This has benefits at the group level, by motivating people to act in everyone’s best interests, not just their own. But a study published in late October in Personality and Social Psychology Bulletin posits that individuals see benefits from gossip as well. Not just because a well-timed tidbit could prevent you from being exploited (by dating someone who’s a known cheater, for example), but because learning information about others helps you evaluate yourself.
“Hearing gossip communicates norms of the group,” lead study author Elena Martinescu told me in an email, “but individuals who receive this information will use it to reflect on themselves: Do they personally respect the norm? What can they expect if they break it?”
Humans, self-esteem monsters that we are, like to have a positive self-concept, research says. And while the old axiom that people put others down to make themselves feel better isn’t wrong, the dynamics of gossip and self-evaluation are a little more complex. The new study, out of the University of Groningen in the Netherlands, found that both positive and negative gossip about others’ achievements helped people evaluate their own success and social status.
Positive gossip, about people doing something well, had “self-improvement value” for participants, as an example of how they themselves could do better. Negative gossip did indeed make people feel better about themselves, but it also made them more fearful that they might be gossiped about, too. After all, hearing negative gossip meant they were in an environment where people gossip negatively about each other. They could be next.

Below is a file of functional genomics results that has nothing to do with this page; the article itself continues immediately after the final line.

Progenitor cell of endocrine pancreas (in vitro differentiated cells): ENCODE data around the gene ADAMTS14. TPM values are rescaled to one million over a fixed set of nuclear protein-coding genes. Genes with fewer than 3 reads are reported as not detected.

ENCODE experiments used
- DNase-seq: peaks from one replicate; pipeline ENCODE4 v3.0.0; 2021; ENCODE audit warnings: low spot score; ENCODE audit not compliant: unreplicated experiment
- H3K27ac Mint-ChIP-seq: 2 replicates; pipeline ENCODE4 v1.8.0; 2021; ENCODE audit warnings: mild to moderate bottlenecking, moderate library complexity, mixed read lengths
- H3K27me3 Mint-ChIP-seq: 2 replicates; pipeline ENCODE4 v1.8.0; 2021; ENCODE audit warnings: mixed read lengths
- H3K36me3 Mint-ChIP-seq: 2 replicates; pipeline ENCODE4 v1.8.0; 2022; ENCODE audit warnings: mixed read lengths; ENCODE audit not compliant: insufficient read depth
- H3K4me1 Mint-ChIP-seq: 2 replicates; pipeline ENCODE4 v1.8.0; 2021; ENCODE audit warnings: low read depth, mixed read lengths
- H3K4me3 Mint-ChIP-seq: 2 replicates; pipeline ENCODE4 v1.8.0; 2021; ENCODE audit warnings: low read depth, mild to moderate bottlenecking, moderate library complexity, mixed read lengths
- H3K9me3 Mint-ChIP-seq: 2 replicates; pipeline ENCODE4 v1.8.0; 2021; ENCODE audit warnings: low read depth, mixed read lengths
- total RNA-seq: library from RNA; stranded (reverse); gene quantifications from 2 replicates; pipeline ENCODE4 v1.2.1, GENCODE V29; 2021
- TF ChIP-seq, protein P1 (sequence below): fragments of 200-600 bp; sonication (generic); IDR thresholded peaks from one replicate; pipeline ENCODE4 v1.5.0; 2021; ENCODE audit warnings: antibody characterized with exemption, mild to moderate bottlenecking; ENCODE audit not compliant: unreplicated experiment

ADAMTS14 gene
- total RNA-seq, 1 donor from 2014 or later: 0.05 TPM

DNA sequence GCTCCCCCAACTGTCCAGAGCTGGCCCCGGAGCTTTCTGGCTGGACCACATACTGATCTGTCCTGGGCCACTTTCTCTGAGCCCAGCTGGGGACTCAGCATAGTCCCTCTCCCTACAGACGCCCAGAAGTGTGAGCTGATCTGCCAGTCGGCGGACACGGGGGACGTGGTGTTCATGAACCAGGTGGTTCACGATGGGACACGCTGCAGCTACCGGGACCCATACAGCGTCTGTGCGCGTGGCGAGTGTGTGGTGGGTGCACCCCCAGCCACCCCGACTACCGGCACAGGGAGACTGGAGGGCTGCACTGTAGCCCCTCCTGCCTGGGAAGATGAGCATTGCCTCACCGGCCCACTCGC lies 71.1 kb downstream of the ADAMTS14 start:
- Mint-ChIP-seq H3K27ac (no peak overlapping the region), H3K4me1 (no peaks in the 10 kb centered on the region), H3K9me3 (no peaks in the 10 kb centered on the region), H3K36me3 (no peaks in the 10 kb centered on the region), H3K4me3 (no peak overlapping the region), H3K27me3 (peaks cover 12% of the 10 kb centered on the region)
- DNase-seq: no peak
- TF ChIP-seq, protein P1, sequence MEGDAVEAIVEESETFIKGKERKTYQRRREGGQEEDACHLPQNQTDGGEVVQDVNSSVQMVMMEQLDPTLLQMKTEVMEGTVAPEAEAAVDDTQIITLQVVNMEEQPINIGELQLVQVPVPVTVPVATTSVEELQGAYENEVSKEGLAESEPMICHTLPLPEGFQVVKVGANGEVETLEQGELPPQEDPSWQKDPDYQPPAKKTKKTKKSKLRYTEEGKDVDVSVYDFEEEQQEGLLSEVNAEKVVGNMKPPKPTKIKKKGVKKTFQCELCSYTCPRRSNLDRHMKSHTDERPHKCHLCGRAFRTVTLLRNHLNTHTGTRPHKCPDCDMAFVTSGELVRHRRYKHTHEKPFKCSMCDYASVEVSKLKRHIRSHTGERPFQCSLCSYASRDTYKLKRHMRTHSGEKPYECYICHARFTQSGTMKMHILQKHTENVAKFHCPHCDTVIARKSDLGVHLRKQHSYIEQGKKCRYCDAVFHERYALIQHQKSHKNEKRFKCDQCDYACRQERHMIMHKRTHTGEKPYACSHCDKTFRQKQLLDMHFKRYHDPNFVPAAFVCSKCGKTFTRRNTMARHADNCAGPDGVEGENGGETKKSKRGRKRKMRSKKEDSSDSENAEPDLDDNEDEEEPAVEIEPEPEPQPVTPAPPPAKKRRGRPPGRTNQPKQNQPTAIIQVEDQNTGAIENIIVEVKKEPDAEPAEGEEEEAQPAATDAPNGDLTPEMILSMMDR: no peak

Nobody likes to live in fear of what people might be saying behind their backs, hence gossip’s understandably bad reputation. And yet people spend most of their conversational capital talking about other people, not just because it’s fun, but because it’s useful. “We happily say something like ‘I don’t want to gossip, but …’” Feinberg says. “The desire and motivation to gossip likely came about for important reasons, even if we look down on it.”